Give the Drummer Some's
Favorite Downloads from the MP3 Blogosphere
"Chi! Chi! Chi!, le! le! le!" Yes, the whole crew here at the Audio Motherlode has been completely mesmerized by the miracle taking place with our fellow lamp-heads at the San José mine in Copiapo, Chile. (Watch live coverage.) As of this writing 14 17 21 25 27 33 of the 33 seemingly doomed men have been brought to the surface.
While the subterranean excavation taking place here at Beware of the Blog is somewhat less treacherous, we nevertheless go about our weekly business with steely determination to deliver natural resources vital to the well-being of our community. Viva Chile! Viva la musica!
Even more miracles...
Poet, novelist, historian, composer, instrumentalist —Cameroon's beloved Francis Bebey was a great renaissance man of African arts. His 1969 book African Music: A People's Art was hugely influential in my early open-eared meanderings. (The discography in the back was a virtual treasure map leading to dozens of holy grails.) My colleague Rob Weisberg—host of the terrific Transpacific Sound Paradise—once interviewed Bebey backstage at a show in New York. When Rob asked him about his sassy recording of "Pygmy Divorce," the regal Bebey claimed no knowledge of it!
Marva Broome ~ "Mystifying Mama"
(Blog: Cosmic Cheese)
During the Art Ensemble of Chicago's extended stay in Paris, the group cut the legendary "Theme De Yo Yo" with singer (and then wife of trumpeter Lester Bowie) Fontella Bass. Around the same time (1970), they also recorded a couple of tracks in support of another sock-it-to-me soul sister by the name of Marva Broome. (Dig the harpsichord!) One of the least-known recordings in the AEC's discography, the provenance of this 45 rpm disc on the Horse label continues to baffle crate diggers and researchers alike. (The only references to a Marva Broome I could find online are in the pages of a January 1975 issue of Billboard and an online pen-pal entry for a Florida inmate doing time for cocaine possession.) The original single of Mystifying Mama was backed with "For All We Know," which can be found on a compilation posted at the blog The Mystery Poster.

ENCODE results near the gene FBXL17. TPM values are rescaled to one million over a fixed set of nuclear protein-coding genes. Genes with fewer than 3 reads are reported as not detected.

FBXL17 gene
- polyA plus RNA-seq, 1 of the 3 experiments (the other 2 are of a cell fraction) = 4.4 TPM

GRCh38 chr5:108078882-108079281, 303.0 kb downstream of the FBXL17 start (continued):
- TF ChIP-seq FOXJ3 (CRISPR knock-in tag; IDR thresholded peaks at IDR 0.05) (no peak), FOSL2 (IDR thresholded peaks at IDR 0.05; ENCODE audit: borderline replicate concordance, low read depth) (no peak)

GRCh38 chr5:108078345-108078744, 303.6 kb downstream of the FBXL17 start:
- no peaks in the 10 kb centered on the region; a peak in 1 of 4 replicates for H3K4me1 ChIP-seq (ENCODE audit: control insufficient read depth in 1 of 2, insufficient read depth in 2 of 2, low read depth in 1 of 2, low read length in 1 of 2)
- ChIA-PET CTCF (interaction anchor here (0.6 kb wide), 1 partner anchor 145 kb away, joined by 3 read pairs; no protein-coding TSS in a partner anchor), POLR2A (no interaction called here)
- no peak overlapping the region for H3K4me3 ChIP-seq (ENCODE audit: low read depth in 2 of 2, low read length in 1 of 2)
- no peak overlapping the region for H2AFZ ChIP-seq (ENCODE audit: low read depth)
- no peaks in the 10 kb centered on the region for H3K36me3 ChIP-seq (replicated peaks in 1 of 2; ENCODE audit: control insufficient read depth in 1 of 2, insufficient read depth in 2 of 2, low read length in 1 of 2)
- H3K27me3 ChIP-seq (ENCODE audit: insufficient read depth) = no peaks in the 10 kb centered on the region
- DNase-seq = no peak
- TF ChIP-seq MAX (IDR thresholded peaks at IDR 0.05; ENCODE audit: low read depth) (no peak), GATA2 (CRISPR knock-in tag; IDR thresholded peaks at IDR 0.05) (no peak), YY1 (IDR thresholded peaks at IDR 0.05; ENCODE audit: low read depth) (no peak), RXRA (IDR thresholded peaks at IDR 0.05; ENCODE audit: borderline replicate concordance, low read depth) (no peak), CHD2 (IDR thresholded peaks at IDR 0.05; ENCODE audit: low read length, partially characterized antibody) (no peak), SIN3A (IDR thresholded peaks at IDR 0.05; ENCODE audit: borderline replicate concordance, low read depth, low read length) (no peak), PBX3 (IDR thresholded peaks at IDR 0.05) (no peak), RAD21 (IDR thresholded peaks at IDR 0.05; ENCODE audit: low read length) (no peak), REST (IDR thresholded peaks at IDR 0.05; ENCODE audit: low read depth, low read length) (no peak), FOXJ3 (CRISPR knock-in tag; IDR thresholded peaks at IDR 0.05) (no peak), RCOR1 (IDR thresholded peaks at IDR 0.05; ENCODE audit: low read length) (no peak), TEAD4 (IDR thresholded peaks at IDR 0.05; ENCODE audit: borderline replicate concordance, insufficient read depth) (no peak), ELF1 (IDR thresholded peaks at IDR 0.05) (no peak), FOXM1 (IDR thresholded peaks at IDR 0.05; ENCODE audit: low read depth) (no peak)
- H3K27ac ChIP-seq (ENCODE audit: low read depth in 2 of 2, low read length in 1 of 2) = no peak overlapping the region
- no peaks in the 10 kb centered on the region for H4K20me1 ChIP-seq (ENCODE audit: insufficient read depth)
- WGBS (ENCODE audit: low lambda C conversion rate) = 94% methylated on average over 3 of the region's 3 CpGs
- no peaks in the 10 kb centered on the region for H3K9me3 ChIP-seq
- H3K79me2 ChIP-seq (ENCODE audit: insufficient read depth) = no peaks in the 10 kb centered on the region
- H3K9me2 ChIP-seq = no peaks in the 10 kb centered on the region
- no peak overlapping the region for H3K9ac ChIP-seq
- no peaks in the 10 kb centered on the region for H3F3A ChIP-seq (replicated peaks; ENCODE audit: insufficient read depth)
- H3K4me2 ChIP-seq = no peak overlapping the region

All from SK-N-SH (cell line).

Ruby Andrews ~ "Black Ruby"
(Blog: Neurótico y Romántico)
From the album: You Ole Boo Boo You (mp3)
Before charting with "Casanova (Your Playing Days Are Over)," Mississippi-born Andrews hit the Chicago club circuit dancing under her given name Ruby Stackhouse. After "Casanova," Andrews hooked up with Detroit's singer/songwriting trio Brothers of Soul for two massively appealing LPs on Zodiac. (The Zodiac release feted here features a brilliant reworking of Leiber and Stoller's "Hound Dog.")
I Come From Trance
Most often identified as Congolese, soukous, the guitar-driven good-time music that dominated African music exports in the '70s and '80s found adherents in guitarists across the continent. Among the most compelling was Burkina Faso musician Mangue Konde, who played lead behind fellow Burkinabè superstar Amadou Ballake before fronting his own combos Les 5 Consuls and Le Super Mande. Compared to the chirpy, super-fast soukous of Congo, I much prefer Konde's pensive, unsweetened sound.
Hepcats' JiveTalk Dictionary
Bump Your Gums
For abercrombies afraid of dribbling gravy, get your boots on with this blip lexicon and your idea pot'll be a strictly cut plug. Originally published in 1945 in Connecticut (then and now, surely the most un-hep place on earth), scans of all 52 pages are downloadable for your amusement.
Listen to my radio show Give the Drummer Some—Tuesdays 6-7pm, on WFMU and Fridays 9 to noon—on WFMU's web stream Give the Drummer Radio.
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